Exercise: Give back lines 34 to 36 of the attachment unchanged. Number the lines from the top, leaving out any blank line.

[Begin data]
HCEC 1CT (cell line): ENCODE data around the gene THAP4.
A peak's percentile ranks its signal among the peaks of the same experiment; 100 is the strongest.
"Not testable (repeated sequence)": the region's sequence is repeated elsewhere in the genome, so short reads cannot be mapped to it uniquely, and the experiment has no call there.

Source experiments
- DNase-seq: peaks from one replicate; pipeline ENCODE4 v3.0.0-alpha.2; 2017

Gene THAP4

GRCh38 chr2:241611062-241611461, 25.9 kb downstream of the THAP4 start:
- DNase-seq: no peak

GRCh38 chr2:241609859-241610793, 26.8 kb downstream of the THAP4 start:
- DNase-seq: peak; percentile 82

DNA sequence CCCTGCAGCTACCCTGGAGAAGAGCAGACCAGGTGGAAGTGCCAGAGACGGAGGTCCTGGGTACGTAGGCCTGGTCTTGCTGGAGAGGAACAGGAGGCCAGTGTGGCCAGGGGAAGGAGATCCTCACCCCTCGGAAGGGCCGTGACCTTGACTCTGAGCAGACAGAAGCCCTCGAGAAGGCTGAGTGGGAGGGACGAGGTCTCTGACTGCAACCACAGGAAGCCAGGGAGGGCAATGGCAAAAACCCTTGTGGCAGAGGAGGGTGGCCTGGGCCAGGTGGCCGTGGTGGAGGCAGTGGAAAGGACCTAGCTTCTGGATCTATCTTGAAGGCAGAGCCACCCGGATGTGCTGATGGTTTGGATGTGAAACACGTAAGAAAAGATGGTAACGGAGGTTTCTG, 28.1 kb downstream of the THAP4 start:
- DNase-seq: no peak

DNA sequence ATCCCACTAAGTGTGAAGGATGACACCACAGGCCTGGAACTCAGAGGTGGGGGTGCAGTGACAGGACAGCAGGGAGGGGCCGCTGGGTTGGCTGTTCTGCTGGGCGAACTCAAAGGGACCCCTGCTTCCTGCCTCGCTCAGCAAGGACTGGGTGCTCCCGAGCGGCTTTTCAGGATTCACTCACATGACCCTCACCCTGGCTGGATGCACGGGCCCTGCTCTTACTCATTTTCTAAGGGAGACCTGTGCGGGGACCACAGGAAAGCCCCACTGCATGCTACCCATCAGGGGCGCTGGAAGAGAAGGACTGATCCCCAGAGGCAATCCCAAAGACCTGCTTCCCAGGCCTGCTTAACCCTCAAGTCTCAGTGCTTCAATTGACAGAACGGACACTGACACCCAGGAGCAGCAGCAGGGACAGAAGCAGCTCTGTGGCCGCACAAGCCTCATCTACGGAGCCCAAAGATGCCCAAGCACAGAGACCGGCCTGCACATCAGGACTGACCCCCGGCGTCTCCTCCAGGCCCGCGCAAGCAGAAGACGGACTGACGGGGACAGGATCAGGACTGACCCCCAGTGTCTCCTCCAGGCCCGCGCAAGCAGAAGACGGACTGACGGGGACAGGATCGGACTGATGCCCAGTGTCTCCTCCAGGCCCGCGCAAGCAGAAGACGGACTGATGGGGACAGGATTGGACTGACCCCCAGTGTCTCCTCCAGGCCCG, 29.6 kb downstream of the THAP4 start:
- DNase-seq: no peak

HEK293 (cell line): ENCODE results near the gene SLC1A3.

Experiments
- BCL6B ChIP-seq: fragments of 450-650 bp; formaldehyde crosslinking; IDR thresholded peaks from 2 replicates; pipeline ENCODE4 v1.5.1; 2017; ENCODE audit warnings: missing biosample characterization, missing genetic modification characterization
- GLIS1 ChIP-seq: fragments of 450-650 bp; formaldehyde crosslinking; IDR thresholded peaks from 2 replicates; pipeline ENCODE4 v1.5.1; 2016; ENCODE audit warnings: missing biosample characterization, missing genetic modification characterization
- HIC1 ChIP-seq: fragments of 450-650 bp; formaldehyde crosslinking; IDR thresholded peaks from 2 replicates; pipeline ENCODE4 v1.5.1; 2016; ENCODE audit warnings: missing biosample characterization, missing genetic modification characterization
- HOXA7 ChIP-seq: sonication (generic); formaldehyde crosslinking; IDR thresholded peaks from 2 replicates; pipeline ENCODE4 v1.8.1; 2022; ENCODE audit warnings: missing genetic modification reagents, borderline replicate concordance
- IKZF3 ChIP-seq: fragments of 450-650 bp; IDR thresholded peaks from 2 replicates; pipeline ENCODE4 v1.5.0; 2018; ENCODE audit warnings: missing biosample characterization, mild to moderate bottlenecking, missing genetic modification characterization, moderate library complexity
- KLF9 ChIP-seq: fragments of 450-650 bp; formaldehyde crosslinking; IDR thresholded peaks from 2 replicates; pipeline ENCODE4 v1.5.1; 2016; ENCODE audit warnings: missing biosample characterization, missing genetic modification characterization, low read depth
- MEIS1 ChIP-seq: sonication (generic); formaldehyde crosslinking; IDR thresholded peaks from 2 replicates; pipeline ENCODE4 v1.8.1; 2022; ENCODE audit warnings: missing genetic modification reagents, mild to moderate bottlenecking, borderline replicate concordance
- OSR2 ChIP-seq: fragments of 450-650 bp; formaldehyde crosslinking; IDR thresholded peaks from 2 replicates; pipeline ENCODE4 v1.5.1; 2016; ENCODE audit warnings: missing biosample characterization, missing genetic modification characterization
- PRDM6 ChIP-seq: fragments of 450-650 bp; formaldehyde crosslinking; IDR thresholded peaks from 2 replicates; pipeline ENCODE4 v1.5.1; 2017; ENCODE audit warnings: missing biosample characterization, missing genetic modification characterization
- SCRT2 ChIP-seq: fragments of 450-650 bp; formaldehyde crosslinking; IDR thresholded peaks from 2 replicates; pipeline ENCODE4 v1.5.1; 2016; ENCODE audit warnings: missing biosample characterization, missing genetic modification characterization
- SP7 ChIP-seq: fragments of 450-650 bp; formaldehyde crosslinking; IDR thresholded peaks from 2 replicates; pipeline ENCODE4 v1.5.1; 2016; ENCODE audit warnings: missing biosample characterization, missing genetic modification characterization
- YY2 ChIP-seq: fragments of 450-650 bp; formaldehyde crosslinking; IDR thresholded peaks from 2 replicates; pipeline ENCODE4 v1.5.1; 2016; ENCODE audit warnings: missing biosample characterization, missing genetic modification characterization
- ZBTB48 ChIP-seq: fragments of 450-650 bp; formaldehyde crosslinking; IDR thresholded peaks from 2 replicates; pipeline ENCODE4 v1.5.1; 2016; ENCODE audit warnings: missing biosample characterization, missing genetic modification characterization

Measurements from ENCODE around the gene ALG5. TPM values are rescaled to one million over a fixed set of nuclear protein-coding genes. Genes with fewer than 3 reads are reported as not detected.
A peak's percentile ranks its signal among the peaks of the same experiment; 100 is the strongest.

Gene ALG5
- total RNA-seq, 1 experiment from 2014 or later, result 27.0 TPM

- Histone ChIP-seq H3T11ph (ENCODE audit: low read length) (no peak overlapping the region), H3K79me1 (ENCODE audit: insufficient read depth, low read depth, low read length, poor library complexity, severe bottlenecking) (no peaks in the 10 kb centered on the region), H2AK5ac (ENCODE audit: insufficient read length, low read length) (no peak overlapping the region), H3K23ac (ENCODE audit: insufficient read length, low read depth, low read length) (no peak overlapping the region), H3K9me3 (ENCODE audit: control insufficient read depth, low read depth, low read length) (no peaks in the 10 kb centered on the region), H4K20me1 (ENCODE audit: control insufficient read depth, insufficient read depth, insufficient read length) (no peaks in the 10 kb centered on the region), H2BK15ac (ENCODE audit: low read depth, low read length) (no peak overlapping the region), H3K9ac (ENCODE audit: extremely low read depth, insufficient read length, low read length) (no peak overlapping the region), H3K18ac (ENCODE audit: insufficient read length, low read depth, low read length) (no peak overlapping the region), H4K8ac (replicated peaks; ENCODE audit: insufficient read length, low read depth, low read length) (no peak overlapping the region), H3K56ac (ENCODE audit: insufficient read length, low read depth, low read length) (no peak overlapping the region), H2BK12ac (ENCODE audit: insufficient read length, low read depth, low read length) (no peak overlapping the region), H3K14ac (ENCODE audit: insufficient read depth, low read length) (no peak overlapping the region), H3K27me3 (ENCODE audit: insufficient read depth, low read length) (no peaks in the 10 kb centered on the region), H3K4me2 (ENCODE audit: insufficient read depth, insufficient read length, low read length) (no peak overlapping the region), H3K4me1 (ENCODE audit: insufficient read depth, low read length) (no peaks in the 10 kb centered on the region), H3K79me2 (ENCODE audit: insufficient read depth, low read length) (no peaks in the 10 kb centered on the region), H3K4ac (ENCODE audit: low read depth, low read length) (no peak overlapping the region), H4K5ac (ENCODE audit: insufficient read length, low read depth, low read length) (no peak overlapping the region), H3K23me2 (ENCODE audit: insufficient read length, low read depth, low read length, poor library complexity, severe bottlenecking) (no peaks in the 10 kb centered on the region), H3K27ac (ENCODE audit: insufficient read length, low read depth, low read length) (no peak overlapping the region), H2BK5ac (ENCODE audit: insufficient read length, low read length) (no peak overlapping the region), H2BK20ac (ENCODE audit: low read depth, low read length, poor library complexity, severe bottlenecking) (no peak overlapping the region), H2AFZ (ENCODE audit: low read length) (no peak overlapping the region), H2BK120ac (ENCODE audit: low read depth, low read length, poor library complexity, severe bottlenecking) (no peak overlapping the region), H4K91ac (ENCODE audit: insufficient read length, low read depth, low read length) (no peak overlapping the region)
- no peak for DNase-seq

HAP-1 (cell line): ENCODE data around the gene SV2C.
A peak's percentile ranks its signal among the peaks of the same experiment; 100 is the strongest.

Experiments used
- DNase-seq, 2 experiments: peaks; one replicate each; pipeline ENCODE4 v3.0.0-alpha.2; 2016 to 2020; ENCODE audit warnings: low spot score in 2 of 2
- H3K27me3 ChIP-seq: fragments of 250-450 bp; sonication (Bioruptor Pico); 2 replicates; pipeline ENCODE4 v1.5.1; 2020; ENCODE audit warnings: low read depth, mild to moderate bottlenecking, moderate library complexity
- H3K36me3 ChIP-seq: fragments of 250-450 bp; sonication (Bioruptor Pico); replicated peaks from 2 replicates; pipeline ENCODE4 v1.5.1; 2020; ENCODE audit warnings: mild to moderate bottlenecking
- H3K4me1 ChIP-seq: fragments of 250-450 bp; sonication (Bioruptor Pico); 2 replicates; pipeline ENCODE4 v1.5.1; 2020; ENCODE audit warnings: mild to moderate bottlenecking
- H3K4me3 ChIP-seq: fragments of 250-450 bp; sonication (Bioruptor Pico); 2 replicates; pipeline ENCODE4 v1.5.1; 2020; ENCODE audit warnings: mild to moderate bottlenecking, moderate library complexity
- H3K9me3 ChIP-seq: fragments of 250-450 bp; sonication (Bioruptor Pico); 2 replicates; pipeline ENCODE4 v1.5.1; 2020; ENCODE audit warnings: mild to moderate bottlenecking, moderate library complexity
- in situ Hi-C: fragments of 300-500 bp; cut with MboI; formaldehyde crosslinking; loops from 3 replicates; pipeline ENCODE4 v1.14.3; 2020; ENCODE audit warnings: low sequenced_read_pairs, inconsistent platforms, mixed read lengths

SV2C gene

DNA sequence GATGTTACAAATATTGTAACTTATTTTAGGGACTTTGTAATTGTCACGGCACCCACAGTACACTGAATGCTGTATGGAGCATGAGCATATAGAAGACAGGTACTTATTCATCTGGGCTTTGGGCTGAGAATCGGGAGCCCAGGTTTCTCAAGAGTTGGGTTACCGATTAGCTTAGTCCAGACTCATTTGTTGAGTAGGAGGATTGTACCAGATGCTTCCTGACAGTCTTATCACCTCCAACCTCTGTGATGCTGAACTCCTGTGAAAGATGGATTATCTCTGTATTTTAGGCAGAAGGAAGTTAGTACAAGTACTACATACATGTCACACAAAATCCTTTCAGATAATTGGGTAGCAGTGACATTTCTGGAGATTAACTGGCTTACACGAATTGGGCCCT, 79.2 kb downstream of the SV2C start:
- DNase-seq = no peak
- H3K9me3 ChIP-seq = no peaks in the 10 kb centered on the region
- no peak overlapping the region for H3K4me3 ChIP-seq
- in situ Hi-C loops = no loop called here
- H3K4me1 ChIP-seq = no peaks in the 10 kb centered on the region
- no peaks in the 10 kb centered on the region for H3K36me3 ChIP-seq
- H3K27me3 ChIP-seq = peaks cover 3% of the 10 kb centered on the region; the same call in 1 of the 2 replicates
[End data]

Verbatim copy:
- Histone ChIP-seq H3T11ph (ENCODE audit: low read length) (no peak overlapping the region), H3K79me1 (ENCODE audit: insufficient read depth, low read depth, low read length, poor library complexity, severe bottlenecking) (no peaks in the 10 kb centered on the region), H2AK5ac (ENCODE audit: insufficient read length, low read length) (no peak overlapping the region), H3K23ac (ENCODE audit: insufficient read length, low read depth, low read length) (no peak overlapping the region), H3K9me3 (ENCODE audit: control insufficient read depth, low read depth, low read length) (no peaks in the 10 kb centered on the region), H4K20me1 (ENCODE audit: control insufficient read depth, insufficient read depth, insufficient read length) (no peaks in the 10 kb centered on the region), H2BK15ac (ENCODE audit: low read depth, low read length) (no peak overlapping the region), H3K9ac (ENCODE audit: extremely low read depth, insufficient read length, low read length) (no peak overlapping the region), H3K18ac (ENCODE audit: insufficient read length, low read depth, low read length) (no peak overlapping the region), H4K8ac (replicated peaks; ENCODE audit: insufficient read length, low read depth, low read length) (no peak overlapping the region), H3K56ac (ENCODE audit: insufficient read length, low read depth, low read length) (no peak overlapping the region), H2BK12ac (ENCODE audit: insufficient read length, low read depth, low read length) (no peak overlapping the region), H3K14ac (ENCODE audit: insufficient read depth, low read length) (no peak overlapping the region), H3K27me3 (ENCODE audit: insufficient read depth, low read length) (no peaks in the 10 kb centered on the region), H3K4me2 (ENCODE audit: insufficient read depth, insufficient read length, low read length) (no peak overlapping the region), H3K4me1 (ENCODE audit: insufficient read depth, low read length) (no peaks in the 10 kb centered on the region), H3K79me2 (ENCODE audit: insufficient read depth, low read length) (no peaks in the 10 kb centered on the region), H3K4ac (ENCODE audit: low read depth, low read length) (no peak overlapping the region), H4K5ac (ENCODE audit: insufficient read length, low read depth, low read length) (no peak overlapping the region), H3K23me2 (ENCODE audit: insufficient read length, low read depth, low read length, poor library complexity, severe bottlenecking) (no peaks in the 10 kb centered on the region), H3K27ac (ENCODE audit: insufficient read length, low read depth, low read length) (no peak overlapping the region), H2BK5ac (ENCODE audit: insufficient read length, low read length) (no peak overlapping the region), H2BK20ac (ENCODE audit: low read depth, low read length, poor library complexity, severe bottlenecking) (no peak overlapping the region), H2AFZ (ENCODE audit: low read length) (no peak overlapping the region), H2BK120ac (ENCODE audit: low read depth, low read length, poor library complexity, severe bottlenecking) (no peak overlapping the region), H4K91ac (ENCODE audit: insufficient read length, low read depth, low read length) (no peak overlapping the region)
- no peak for DNase-seq

HAP-1 (cell line): ENCODE data around the gene SV2C.